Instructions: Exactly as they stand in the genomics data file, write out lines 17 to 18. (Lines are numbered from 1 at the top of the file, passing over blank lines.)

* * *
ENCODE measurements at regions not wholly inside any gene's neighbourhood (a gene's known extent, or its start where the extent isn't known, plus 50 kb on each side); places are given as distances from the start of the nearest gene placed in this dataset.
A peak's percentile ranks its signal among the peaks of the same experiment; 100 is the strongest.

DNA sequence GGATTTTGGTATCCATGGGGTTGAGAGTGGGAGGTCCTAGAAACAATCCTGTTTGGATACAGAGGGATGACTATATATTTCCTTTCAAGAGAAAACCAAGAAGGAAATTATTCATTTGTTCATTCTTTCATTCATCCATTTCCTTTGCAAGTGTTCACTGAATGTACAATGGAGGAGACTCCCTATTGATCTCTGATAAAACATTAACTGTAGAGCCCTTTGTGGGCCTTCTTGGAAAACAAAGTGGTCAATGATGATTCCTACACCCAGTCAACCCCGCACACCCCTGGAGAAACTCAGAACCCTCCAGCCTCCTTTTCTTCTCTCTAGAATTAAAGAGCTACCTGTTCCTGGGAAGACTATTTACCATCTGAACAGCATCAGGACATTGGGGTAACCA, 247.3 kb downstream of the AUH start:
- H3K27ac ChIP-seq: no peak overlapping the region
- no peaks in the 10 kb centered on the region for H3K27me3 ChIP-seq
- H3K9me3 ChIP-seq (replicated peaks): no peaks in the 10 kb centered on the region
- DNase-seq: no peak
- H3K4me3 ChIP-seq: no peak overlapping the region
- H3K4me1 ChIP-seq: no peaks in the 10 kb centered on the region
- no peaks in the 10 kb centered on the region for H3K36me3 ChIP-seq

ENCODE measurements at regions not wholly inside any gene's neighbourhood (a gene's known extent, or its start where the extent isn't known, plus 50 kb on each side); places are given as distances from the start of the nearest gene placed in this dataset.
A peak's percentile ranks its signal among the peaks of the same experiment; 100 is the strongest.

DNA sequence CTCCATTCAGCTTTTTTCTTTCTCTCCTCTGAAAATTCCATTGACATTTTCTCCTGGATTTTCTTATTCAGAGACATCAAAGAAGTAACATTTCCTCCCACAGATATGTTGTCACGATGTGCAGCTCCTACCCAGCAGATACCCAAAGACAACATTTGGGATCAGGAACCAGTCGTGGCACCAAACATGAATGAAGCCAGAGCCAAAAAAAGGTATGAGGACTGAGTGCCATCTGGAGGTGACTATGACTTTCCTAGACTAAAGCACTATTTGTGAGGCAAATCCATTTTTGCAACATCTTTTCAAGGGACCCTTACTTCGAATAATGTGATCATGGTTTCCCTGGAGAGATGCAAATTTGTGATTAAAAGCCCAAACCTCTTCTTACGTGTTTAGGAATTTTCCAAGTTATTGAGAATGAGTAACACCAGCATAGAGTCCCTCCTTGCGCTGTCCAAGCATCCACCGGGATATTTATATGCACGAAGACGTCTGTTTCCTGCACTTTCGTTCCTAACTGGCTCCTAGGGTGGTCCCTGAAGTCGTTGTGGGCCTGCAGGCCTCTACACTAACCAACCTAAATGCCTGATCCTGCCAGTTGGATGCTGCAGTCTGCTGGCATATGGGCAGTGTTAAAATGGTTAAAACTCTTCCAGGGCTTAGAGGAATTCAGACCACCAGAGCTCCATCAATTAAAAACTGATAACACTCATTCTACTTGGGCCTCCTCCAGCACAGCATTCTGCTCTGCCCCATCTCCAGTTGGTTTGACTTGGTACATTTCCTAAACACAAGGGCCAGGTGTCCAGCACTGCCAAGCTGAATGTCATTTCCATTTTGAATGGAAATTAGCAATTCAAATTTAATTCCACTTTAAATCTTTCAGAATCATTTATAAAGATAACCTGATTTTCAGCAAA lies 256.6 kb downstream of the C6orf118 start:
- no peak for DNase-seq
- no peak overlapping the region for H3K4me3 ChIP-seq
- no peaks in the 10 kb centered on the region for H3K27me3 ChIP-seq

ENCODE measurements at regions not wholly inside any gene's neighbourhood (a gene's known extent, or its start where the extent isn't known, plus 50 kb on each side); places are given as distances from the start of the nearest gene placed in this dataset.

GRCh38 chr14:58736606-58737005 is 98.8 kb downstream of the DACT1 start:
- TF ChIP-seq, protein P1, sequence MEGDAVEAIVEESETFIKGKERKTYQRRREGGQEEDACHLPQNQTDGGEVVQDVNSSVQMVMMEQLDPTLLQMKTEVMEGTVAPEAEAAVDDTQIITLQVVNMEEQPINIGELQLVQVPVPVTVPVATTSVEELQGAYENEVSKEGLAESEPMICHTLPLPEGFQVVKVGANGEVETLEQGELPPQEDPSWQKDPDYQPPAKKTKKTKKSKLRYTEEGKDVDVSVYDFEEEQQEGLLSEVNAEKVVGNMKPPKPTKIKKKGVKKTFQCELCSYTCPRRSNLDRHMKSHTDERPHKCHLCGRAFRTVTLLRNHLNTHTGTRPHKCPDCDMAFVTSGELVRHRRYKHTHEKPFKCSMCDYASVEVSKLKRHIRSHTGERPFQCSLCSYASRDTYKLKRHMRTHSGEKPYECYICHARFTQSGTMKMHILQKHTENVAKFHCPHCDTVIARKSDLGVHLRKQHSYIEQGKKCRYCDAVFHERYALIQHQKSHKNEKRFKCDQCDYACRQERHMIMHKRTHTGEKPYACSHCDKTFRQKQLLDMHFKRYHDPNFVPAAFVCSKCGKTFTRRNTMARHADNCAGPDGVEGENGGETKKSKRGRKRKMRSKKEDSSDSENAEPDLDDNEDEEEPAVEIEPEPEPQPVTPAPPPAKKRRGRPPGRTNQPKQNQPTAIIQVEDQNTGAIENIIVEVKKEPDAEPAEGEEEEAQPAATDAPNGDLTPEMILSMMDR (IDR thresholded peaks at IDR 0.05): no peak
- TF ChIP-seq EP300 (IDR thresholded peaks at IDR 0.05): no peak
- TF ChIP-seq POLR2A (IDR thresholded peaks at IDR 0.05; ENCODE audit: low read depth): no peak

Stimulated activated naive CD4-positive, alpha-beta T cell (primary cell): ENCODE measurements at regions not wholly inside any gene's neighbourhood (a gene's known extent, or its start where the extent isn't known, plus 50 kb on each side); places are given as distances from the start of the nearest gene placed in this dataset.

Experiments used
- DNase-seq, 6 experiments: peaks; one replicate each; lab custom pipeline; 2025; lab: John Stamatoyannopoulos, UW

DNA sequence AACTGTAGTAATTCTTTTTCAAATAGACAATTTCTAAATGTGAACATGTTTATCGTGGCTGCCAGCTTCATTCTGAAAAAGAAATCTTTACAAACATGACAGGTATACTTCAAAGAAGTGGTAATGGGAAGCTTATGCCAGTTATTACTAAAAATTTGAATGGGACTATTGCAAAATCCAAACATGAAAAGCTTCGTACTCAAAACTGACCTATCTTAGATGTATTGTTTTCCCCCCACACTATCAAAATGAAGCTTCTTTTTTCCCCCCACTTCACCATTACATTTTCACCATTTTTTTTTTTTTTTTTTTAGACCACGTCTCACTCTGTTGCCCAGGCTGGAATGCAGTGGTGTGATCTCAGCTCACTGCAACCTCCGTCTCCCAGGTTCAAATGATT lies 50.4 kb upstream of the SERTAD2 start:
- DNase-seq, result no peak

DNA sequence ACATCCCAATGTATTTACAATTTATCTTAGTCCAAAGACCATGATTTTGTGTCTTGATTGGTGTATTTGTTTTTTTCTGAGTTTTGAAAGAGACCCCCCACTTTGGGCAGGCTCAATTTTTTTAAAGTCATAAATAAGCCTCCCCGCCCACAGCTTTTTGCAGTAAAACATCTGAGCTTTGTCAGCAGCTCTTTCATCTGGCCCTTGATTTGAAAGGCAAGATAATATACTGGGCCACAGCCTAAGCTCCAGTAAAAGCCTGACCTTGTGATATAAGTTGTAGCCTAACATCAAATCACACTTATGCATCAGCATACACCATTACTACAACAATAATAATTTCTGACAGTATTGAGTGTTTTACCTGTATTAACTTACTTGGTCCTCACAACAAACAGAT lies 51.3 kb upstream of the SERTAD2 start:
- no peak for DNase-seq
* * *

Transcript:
ENCODE measurements at regions not wholly inside any gene's neighbourhood (a gene's known extent, or its start where the extent isn't known, plus 50 kb on each side); places are given as distances from the start of the nearest gene placed in this dataset.

GRCh38 chr14:58736606-58737005 is 98.8 kb downstream of the DACT1 start: